5. I change my way of thinking and living.

Yes, I confess my sin, I accept forgiveness, I make amends, and I accept what happened without condemnation or shame, but I must also change the way I behave towards others. I must change. Or I will go on hurting others, messing up, sinning.

Confessing my sin is not simply saying, “I did _____.” I must come to see my actions, words, and thoughts as contrary to God’s way of thinking, contrary to His commands. Contrary to His command to love Him with all my heart, soul, mind, and strength and to love my neighbor as Christ loved me.

I must line up my thinking with His Word. My heart’s desire must be obedience to His Word. And when I change my desires, my way of thinking, I will change my way of living. This is true repentance: a changed heart, a changed mind, a changed way of living, knowing I am loved and forgiven by my Creator.

(From that time Jesus began to preach and say, “Repent, for the kingdom of heaven is at hand.” Matthew 4:17)

6. I also pray for the serenity to accept the things I cannot change (like the past and the choices of others); the strength to change the things I can (such as my thoughts, speech, and actions); and the wisdom to know the difference.

I’ve made many mistakes. I’ve sinned many times. I’ve hurt people I love: my husband, my children, my friends. I’ve hurt people I didn’t like, by being a jerk. By not loving others as Christ loved me.

I’ve had to humble myself and ask forgiveness many times.

I’ve accepted forgiveness and gone back to work, to the good works God prepared in advance for me to do. (Ephesians 2:10)

I’ve tried to make amends where possible.

I’ve accepted that when I mess up and repent I am not condemned, I do not accept shame.

I’ve changed my ways of thinking and am working on changing my behavior.

I’ve prayed The Serenity Prayer many times.

Many of my mistakes I won’t ever forget. Some of my sin I won’t forget. Some of my messes have long-term consequences. I know I am forgiven, and I don’t beat myself over these things, but I won’t forget some things I did or the harm I have done. Remembering my actions and the pain I caused myself and others helps me not do those things again.

That’s what I do when I look back and see all the mistakes I’ve made, when I see my sin. And I thank God for loving us enough to send Jesus to die for our sin, that we might become the righteousness of God.

18 thoughts on “Past Mistakes

  1. Kathleen, I love your honesty. Your blog is very raw and I connected with it straight away. Thank you for this. I released a blog myself on Mistakes and it’s interesting to see how we both, as two completely different people, have the same ideas xxxx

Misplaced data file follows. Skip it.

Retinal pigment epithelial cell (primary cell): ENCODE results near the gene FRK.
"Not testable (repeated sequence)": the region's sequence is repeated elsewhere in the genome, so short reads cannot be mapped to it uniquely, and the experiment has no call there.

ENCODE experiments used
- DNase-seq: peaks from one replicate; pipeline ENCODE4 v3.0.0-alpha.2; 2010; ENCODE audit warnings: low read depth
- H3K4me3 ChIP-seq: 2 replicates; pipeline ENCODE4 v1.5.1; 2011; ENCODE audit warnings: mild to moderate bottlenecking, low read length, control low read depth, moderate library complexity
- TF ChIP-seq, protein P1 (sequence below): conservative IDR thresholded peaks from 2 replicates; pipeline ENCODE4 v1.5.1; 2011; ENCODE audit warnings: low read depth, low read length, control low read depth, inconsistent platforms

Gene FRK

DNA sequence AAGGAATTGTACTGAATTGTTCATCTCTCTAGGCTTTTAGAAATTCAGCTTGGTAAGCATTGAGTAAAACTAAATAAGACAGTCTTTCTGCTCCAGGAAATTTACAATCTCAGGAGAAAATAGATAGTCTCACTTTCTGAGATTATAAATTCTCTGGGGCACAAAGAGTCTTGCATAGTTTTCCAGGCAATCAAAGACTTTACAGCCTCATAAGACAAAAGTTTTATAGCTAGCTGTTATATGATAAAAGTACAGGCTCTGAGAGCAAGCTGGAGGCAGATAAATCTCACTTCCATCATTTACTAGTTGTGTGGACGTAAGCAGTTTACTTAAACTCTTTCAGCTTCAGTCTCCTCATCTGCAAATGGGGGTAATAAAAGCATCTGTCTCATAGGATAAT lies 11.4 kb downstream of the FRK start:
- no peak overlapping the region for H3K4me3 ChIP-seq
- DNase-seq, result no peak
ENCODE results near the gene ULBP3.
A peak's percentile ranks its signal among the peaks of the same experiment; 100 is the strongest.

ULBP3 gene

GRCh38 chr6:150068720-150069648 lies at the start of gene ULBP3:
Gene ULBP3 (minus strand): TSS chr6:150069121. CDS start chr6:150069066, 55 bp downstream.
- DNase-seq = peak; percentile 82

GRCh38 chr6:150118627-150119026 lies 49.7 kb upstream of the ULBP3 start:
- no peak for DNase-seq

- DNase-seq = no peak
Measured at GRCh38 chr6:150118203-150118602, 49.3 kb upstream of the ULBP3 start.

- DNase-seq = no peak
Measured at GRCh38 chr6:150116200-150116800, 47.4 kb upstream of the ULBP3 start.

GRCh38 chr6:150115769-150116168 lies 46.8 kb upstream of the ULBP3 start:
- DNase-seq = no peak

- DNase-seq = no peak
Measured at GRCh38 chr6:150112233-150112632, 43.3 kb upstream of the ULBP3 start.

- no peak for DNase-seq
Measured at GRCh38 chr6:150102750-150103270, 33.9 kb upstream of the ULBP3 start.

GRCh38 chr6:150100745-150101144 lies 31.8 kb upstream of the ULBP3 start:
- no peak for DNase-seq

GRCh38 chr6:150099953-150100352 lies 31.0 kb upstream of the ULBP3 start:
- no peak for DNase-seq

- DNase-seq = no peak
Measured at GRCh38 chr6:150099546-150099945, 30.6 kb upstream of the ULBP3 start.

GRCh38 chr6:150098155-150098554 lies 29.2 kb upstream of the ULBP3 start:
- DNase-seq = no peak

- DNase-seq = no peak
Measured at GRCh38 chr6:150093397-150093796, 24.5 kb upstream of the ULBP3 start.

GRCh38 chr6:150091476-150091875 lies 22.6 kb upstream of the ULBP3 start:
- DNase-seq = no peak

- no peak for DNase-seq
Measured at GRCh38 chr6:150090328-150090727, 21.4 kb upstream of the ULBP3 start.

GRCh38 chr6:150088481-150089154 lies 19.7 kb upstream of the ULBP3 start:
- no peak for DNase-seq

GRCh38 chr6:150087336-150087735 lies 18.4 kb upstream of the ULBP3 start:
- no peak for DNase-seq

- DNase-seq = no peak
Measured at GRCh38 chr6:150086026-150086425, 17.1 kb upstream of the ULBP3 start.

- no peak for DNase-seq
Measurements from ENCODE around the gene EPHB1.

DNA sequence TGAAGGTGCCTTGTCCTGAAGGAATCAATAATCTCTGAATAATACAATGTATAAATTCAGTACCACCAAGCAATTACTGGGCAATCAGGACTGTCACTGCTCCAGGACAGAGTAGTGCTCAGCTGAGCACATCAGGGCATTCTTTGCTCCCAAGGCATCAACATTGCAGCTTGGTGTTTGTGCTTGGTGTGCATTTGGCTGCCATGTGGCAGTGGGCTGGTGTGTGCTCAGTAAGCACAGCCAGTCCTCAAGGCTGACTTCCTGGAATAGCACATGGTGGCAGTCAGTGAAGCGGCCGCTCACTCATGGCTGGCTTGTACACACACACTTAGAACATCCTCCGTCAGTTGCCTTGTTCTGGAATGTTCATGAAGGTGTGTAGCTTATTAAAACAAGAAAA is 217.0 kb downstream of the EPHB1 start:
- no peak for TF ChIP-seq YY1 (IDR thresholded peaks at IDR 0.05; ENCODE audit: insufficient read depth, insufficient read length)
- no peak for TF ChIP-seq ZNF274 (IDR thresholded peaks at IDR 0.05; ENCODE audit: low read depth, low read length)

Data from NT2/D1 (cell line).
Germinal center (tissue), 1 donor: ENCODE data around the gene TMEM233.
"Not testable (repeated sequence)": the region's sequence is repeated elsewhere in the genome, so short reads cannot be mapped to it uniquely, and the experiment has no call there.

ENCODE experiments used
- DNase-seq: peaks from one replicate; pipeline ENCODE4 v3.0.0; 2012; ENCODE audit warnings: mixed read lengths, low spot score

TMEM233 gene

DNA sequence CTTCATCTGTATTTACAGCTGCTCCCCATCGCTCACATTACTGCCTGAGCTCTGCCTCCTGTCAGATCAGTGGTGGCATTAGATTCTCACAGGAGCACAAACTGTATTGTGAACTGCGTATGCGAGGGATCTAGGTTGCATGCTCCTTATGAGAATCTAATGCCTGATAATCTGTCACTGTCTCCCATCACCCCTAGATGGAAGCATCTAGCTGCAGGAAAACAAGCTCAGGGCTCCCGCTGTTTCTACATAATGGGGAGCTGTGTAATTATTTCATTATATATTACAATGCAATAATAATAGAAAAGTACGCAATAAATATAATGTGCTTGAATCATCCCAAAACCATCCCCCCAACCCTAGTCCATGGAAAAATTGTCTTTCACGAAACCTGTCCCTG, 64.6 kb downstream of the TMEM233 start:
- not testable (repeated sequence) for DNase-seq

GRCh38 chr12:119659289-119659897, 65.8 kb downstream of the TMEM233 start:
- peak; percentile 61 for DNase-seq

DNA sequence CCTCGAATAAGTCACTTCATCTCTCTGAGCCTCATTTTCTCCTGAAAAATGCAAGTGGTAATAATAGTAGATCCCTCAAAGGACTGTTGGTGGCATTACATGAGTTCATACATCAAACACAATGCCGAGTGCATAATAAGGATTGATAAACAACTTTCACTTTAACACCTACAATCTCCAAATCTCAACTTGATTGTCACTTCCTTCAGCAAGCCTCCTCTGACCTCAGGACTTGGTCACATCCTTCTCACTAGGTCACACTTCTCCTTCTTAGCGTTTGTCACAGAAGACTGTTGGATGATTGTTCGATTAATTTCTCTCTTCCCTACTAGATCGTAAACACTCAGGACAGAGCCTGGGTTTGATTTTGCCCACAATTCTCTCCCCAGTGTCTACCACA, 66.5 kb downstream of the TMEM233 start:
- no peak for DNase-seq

Liked by 1 person

    • So many encouraged me to continue. Writing about truth from God’s Word and applying it to our lives will be a big part of my blog in the future. I’ve written about it in the past, but will be doing more in the future.

      Like

  2. Yep. The longer I live, the more times I mess up. Sometimes God has graciously worked in relationships so that my mistakes have been redeemed even here on earth. Sometimes they haven’t been. I struggle to receive the truth that if I confess, repent and strive to walk in newness of life and understanding even if a person doesn’t forgive me, I am forgiven by the Lord. Thanks for this lovely and thoughtful reminder. ❤

    Liked by 1 person

    • For many in grief this is especially hard; we wish we’d handled things differently. We have regrets about how things turned out, things we wished we’d said, a picture we wished we’d talked.

      But even if the person I harmed is gone, I can go through these steps. I can be forgiven. I can walk in that forgiveness. Because it is ultimately God whose forgiveness matters. That was accomplished long ago, on a wooden cross.

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    • Making Amends is not easy. I have to humble myself. I have to speak the truth about my sin, my being wrong. And I have to willingly and openly listen to what the other person says about it, because I was in the wrong. I have to be vulnerable to ask forgiveness, knowing they may not give it; that’s up to them. I do my part. I do what I can to make things right, whenever possible.

      In doing this, I help myself to feel the pain of what I’ve done. And hopefully won’t ever do again.